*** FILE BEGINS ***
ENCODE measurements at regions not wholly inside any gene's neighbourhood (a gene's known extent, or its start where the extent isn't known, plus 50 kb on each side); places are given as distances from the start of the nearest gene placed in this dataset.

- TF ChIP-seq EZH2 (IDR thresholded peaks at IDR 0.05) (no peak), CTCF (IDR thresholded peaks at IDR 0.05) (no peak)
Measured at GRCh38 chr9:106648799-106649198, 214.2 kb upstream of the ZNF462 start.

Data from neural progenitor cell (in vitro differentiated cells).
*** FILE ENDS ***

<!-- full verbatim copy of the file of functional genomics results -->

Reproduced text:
ENCODE measurements at regions not wholly inside any gene's neighbourhood (a gene's known extent, or its start where the extent isn't known, plus 50 kb on each side); places are given as distances from the start of the nearest gene placed in this dataset.

- TF ChIP-seq EZH2 (IDR thresholded peaks at IDR 0.05) (no peak), CTCF (IDR thresholded peaks at IDR 0.05) (no peak)
Measured at GRCh38 chr9:106648799-106649198, 214.2 kb upstream of the ZNF462 start.

Data from neural progenitor cell (in vitro differentiated cells).